Kenai Peninsula Borough residents voted Tuesday in municipal races, including the election for borough mayor, several city council, borough assembly and school board seats.
In total, 9,864 residents cast ballots at the polls, but Michele Turner, deputy clerk at the Kenai Peninsula Borough, said that the borough has received an additional 3,538 ballots that were cast absentee by-mail or in-person. Official election results including these ballots will be certified on Oct. 13.
Kenai Peninsula Borough Mayor
In the race for Kenai Peninsula Borough Mayor, as of Tuesday night Charlie Pierce was leading the vote count with 5,777 of the votes cast. Linda Farnsworth-Hutchings was in second place with 3,531 votes. Troy Nightingale was in third with 363 votes.
The Clarion spoke to 15 voters in Kenai on Election Day, with eight saying they voted for Farnsworth-Hutchings and six casting their votes for Pierce.
People who supported Pierce said that they either liked him as a person or supported his policies.
Don St. John, of Kenai, said he liked what Pierce had done in the last three years and wanted to see him continue.
Those who voted for Farnsworth-Hutchings were looking for a change.
“I voted for Linda because I think Charlie is too divisive,” Rebecca Bezdecny, of Kenai, said Tuesday.
Pierce said Tuesday night that he had been watching the election numbers with his family and campaign team and was “humbled” by the results.
“I feel very good about it, and very appreciative,” Pierce said. “We’ve got a lot of work ahead of us, but I believe there are more opportunities than challenges, and I’m glad I’m here to do the job.”
When asked if he felt confident that the results would stand after all the absentee ballots were counted, Pierce said the numbers were in his favor.
“We’re looking at about a 60/40 split right now, so she’d (Farnsworth-Hutchings) have to pick up most of those votes in order to win,” Pierce said. “I think I’ve got most of those votes.”
Kenai City Council
In the race for Kenai City Council, three candidates were running for two seats on the council, with each voter having the opportunity to vote for two candidates.
As of Tuesday night, Teea Winger and Henry Knackstedt were the top two vote-getters in the race, with 562 votes and 472 votes, respectively. Tim Navarre was in third with 426 votes. The City of Kenai additionally received 110 absentee in-person ballots and 314 mail-in ballot requests, which will be counted by the Canvass Board on Oct. 13.
Kenai voters who spoke to the Clarion leaned toward Knackstedt and Winger this year, with eight voters choosing Winger, six choosing Knackstedt and two choosing Navarre.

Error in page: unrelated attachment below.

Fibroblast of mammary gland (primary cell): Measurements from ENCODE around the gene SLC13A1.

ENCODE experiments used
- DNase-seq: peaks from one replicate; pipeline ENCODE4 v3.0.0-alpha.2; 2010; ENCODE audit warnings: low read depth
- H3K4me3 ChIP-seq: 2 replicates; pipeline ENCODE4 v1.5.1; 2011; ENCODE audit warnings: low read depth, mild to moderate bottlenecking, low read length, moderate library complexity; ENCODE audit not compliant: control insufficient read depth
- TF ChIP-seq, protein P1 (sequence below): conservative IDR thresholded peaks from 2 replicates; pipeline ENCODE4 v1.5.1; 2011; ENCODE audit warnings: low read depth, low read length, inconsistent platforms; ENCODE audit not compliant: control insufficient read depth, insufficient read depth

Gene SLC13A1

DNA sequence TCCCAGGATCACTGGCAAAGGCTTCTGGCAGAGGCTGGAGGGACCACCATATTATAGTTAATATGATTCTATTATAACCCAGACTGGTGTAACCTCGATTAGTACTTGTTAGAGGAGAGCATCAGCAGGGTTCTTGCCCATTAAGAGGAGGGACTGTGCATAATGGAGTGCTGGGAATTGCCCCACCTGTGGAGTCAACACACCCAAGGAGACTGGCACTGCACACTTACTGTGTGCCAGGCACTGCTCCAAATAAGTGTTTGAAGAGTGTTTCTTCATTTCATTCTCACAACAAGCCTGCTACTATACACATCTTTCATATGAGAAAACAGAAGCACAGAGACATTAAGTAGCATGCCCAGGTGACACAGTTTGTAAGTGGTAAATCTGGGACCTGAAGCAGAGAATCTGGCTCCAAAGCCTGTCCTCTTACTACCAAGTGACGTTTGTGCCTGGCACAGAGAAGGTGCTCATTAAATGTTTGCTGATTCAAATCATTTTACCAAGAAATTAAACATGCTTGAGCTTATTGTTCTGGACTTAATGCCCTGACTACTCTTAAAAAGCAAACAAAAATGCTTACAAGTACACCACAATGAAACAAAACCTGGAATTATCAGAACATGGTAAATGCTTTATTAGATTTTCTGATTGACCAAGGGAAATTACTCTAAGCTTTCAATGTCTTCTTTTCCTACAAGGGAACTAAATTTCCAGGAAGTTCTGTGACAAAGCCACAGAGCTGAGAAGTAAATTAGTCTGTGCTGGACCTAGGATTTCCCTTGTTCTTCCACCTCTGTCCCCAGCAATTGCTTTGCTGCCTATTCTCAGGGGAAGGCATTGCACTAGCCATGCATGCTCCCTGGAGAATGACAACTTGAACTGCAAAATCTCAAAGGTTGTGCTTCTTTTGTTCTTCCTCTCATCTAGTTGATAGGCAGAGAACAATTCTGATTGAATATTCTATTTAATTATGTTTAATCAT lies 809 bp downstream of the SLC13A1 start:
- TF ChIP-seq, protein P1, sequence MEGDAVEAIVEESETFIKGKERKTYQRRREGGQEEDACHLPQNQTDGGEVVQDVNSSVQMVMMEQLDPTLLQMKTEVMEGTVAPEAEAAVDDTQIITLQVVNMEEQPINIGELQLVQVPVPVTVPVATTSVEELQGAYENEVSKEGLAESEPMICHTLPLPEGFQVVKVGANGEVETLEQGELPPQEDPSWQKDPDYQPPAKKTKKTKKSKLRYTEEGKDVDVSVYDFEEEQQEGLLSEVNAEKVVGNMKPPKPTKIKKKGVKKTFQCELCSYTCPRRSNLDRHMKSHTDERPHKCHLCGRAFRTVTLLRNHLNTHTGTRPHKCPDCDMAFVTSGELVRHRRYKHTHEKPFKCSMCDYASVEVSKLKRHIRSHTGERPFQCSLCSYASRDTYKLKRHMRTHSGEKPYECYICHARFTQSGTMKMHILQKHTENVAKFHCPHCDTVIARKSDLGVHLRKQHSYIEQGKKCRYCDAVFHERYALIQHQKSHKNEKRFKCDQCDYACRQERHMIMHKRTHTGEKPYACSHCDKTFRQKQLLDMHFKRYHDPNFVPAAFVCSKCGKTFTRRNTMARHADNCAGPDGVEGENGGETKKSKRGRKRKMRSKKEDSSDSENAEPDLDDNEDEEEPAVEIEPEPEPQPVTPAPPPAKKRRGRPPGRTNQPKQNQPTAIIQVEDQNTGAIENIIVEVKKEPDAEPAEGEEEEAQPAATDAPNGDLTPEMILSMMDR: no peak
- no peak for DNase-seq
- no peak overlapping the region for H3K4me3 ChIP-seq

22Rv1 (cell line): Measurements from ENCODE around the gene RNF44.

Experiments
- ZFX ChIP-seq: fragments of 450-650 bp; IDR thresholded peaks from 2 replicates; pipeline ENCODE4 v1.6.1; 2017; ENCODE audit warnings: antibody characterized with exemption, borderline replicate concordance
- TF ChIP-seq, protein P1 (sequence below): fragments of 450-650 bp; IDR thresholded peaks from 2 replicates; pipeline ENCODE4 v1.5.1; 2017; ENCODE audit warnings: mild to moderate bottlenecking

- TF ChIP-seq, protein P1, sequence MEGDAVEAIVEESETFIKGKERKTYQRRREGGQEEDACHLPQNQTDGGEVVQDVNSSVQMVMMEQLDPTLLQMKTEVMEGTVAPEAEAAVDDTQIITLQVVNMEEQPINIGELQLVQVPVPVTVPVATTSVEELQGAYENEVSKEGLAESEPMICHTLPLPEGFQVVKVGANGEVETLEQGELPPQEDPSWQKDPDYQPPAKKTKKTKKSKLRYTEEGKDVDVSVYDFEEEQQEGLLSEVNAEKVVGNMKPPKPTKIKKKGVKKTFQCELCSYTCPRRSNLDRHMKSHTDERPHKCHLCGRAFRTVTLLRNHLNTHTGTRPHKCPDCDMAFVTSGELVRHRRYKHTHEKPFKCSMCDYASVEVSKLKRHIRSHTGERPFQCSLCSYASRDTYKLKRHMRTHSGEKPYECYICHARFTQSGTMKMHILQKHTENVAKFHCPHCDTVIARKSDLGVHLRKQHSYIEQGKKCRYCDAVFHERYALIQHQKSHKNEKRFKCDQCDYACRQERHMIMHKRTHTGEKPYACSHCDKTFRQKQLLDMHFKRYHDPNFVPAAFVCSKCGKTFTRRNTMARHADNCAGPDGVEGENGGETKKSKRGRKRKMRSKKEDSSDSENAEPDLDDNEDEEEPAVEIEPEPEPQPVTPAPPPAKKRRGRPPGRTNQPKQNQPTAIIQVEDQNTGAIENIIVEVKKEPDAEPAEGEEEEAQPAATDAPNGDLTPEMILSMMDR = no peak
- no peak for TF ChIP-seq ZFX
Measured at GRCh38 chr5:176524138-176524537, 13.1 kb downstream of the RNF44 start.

Kasey Campbell, of Kenai, said that she voted for Winger and Knackstedt because she felt Navarre has been in office for a while and wanted to vote for change.
Winger spoke to the Clarion after the preliminary results had been posted and said that being the top vote-getter felt “amazing,” especially because she’s not an incumbent.
“I’m just humbled by the support I had and the people who put in the work behind the scenes,” Winger said. “I truly felt like the underdog in this race, but it feels pretty excellent now to beat the good old boys.”
Despite it being a close race, Winger said she felt confident she would be one of the two new city council members when the final results are certified.
“I really worked on the absentee ballots angle and knew of a few people who had voted for me in that way, so I’m pretty confident,” Winger said.
Assembly, District 2
In the race to represent the City of Kenai on the Borough Assembly, Richard Derkevorkian led Tuesday night with 459 votes, while Hal Smalley was in second with 356 votes. Jim Duffield, who filed his candidacy and appeared on the ballot but dropped out of the race last month, received 122 votes.
Of the Kenai voters who spoke to the Clarion, eight voted for Derkevorkian and four voted for Smalley.
Matt Sanford, of Kenai, said that he wasn’t familiar with either candidates, so he wrote in his friend’s name.
“Frankly all of the candidates this year were too conservative for me,” Sanford said. “So my friend Bill Taylor has at least one vote.”
Those who voted for Derkevorkian said they liked his candidate statement and wanted to see some “new blood” on the assembly. Those who supported Smalley said that they appreciated his experience, even if they didn’t agree with him on some issues.
“I voted for Smalley because he’s a good guy,” Greg Fite, of Kenai, said Tuesday. “There’s a lot where I don’t agree with him, but I think he does a good job on the assembly.”
Derkevorkian Tuesday night said he was excited to be in the lead.
“I just want to thank everyone that helped me out and supported me,” Derkevorkian said. “It’s a little too soon to celebrate because of all the absentee ballots, but I’ve had a lot of fun running, and if I win, I look forward to serving Kenai on the assembly.”
Board of Education
Four seats on the Kenai Peninsula Borough’s School Board were open this year. District 6, which represents the eastern peninsula, was the only contested race. As of Tuesday night, Virginia Morgan was leading in that race with 416 votes, while Katie Hamilton received 310 votes.
Seward City Council
In the race for Seward City Council, four candidates were running for two seats, with the top two vote-getters securing the nomination. Sue McClure and Liz DeMoss were in the lead as of Tuesday night with 222 and 175 votes, respectively. Sean Corrigan was in third with 144 votes, while Selma Casagranda is in fourth with 58 votes.
The City of Seward’s Canvass Board will meet on Oct. 8 to count an additional 80 absentee in-person and 43 absentee by-mail ballots that were received by election day.